Dance with Dragons, became available at my digital library so I've been listening to the audio version like a mad woman before it was due back yesterday. That meant a lot of time on my treadmill. I don't have HBO (lament) but according to my friends who freaked out on my facebook news feed last Sunday night, apparently, it was the episode of The Red Wedding. Yeah, I didn't like that in book 3, Storm of Swords, either. And as for book 5, don't even get me started on how it ended. Bah.
Anyway, on to the baking.....
I'm a big fan of potato bread. My mom used to make it all the time when I was a kid and it was my favorite thing she ever made (and my mom is a really good cook so that tells you something). I couldn't even taste the potatoes but it was the dense chewiness of the bread that I really liked. Eating it warm from the oven with melting butter didn't suck either. Although I've made her recipe before, mine doesn't seem to turn out as well as hers as it wasn't as dense as I would've wanted. Which is funny as most people probably like a lighter texture in their bread. Not me. I want something substantial to chew, not Wonder-Bread air.
I tried out this recipe from Don't Waste the Crumbs as the picture on her blog looked to be exactly the kind of texture I wanted for my bread. I modified the recipe though by using instant mashed potatoes. I don't know if that's why my bread came out lighter than I wanted or if I just let it rise too much. It was good bread (my parents liked it when I brought a sample over to their house) but I'm still determined to re-create the denseness of the original potato bread I loved from my childhood and need to keep looking and/or try this one again with a shorter rise.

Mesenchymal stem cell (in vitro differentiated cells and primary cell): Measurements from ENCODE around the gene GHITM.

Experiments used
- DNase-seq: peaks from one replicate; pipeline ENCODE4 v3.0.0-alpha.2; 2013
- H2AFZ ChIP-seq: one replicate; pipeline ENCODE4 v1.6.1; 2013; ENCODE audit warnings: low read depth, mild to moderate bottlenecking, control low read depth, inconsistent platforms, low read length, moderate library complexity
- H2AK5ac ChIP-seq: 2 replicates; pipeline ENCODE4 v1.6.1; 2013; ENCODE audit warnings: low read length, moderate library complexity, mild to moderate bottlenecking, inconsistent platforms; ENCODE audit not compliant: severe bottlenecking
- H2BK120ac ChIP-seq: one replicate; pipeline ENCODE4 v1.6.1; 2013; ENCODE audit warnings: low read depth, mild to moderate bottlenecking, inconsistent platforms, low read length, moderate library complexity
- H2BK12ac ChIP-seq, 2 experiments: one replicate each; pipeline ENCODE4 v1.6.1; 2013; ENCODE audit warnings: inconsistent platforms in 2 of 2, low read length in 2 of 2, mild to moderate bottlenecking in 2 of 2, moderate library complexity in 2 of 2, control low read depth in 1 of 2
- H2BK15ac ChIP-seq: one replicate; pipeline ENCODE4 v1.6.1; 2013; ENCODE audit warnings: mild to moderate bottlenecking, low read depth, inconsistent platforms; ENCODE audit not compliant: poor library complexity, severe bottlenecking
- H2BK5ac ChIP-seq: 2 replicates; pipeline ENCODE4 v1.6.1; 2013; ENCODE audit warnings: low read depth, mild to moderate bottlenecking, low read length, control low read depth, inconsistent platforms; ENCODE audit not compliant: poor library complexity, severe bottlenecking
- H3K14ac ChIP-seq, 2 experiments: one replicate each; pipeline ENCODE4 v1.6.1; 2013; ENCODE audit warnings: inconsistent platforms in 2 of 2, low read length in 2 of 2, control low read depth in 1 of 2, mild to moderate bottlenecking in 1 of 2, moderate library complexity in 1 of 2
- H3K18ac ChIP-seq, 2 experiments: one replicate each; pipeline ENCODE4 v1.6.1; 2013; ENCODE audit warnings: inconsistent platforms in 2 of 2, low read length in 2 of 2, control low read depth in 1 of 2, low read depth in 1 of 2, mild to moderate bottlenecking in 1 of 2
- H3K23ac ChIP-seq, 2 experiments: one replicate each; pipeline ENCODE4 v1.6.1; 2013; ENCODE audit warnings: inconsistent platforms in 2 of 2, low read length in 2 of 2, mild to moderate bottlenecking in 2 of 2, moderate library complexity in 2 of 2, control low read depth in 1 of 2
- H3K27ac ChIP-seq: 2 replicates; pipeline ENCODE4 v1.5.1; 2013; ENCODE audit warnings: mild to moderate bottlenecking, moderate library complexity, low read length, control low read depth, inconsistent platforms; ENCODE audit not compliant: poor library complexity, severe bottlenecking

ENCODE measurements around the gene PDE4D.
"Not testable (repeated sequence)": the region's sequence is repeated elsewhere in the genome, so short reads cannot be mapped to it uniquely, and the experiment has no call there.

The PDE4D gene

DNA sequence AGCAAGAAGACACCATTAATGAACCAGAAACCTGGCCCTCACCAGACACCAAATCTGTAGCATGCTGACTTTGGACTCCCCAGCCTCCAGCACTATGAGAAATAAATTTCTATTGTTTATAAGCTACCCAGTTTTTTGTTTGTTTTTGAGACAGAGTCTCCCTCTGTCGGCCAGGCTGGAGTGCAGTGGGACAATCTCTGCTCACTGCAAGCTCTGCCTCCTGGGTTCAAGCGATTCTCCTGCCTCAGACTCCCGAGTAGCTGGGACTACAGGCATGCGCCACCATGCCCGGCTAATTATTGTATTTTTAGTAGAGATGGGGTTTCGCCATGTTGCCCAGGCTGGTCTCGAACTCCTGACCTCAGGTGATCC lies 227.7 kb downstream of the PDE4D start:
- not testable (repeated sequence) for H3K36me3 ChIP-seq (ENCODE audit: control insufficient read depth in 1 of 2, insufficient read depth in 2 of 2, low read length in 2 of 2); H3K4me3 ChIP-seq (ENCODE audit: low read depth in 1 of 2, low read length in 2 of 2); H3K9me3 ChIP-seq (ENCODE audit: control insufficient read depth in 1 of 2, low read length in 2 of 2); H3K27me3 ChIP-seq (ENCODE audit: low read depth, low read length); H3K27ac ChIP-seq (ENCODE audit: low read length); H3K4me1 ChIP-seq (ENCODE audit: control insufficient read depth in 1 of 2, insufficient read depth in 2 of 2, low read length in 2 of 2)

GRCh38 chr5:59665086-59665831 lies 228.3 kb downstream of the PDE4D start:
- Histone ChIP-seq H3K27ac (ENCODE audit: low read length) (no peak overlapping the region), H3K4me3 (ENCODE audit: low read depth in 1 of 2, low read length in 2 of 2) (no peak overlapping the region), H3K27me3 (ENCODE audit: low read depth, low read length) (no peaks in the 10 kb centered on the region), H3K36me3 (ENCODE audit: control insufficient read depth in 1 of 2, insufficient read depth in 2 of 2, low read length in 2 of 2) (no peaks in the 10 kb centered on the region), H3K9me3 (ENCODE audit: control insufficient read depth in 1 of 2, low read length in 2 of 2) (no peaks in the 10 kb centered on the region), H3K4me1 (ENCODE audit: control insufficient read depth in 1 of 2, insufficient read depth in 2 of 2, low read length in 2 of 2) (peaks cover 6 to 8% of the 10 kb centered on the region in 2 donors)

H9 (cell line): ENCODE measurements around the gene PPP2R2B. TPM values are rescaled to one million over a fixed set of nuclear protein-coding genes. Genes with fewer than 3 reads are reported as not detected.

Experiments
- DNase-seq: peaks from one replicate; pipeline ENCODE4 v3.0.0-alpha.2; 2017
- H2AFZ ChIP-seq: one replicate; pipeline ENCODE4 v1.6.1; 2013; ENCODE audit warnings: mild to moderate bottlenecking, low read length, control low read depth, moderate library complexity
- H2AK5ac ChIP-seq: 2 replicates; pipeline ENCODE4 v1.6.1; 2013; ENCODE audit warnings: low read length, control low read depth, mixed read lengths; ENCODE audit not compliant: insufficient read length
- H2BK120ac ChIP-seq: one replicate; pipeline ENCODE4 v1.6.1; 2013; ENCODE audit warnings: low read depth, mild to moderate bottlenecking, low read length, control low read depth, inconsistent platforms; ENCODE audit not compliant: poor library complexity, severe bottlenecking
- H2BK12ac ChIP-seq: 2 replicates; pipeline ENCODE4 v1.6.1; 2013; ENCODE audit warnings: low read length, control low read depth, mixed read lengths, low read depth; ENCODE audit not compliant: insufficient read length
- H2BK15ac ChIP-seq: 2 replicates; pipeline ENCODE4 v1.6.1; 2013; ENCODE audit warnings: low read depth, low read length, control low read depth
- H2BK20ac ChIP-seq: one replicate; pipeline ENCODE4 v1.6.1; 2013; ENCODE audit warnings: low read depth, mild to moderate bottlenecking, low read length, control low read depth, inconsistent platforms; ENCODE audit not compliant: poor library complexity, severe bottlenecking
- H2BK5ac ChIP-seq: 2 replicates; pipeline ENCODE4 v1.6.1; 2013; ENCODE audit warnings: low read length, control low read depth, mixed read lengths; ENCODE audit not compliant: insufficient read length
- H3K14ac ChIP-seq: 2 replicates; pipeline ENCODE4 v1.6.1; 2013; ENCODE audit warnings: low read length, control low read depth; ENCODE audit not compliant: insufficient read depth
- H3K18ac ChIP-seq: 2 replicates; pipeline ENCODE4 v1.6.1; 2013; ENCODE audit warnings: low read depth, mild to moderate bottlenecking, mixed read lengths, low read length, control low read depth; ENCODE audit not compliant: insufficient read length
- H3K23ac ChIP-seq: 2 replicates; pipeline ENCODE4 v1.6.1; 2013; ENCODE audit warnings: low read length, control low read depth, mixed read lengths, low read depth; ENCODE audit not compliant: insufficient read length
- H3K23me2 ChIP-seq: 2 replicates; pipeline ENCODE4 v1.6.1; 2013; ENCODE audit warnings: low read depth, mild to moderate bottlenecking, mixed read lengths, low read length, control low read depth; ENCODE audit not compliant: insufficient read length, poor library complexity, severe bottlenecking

2 potatoes, peeled and quartered or 3/4 cup instant mashed potatoes
8 tbsp unsalted butter, room temperature
4 tsp active dry yeast
2 cups buttermilk, room temperature
2 large eggs, slightly beaten
2 tbsp sugar
1 1/2 tsp salt
6 to 6 1/2 cups of bread flour
1 egg, slightly beaten
- Have all ingredients ready at room temperature. If using potatoes, bring a small to medium pot of water to a boil. Boil potatoes until done. Add hot potatoes and butter to a mixer and stir well. If using instant mashed potatoes, prepare according to package directions to make 3/4 cup. Add yeast, buttermilk, 2 beaten eggs, sugar and salt and mix well.
- Gradually stir in bread flour until the dough is moist but not sticky. Knead on low to medium speed until the dough is smooth and elastic. Transfer to an oiled bowl and turn it over to coat with oil. Cover with plastic wrap and let it rise at room temperature until it’s doubled in volume, 1 to 1 1/2 hours. (If your kitchen is too cold, you can preheat the oven to the lowest setting, then turn it off and place the dough inside.)
- When the dough has doubled in size, grease two 9 x 5 inch loaf pans. Punch the dough down, divide in half and form into two loaves, placing them seam-side down in the pan. Cover with plastic wrap and let it rise again at room temperature until almost doubled in size, about 1 to 1 1/2 hours. (If you don’t have loaf pans, you can free-form an artisan loaf on a cookie sheet).
- Preheat the oven to 375 degrees. Brush the top of the loaves with the single beaten egg and bake the loaves until they are golden brown and the bottoms sound hollow when thumped, about 40-45 minutes. Allow to cool for at least 30 minutes before serving.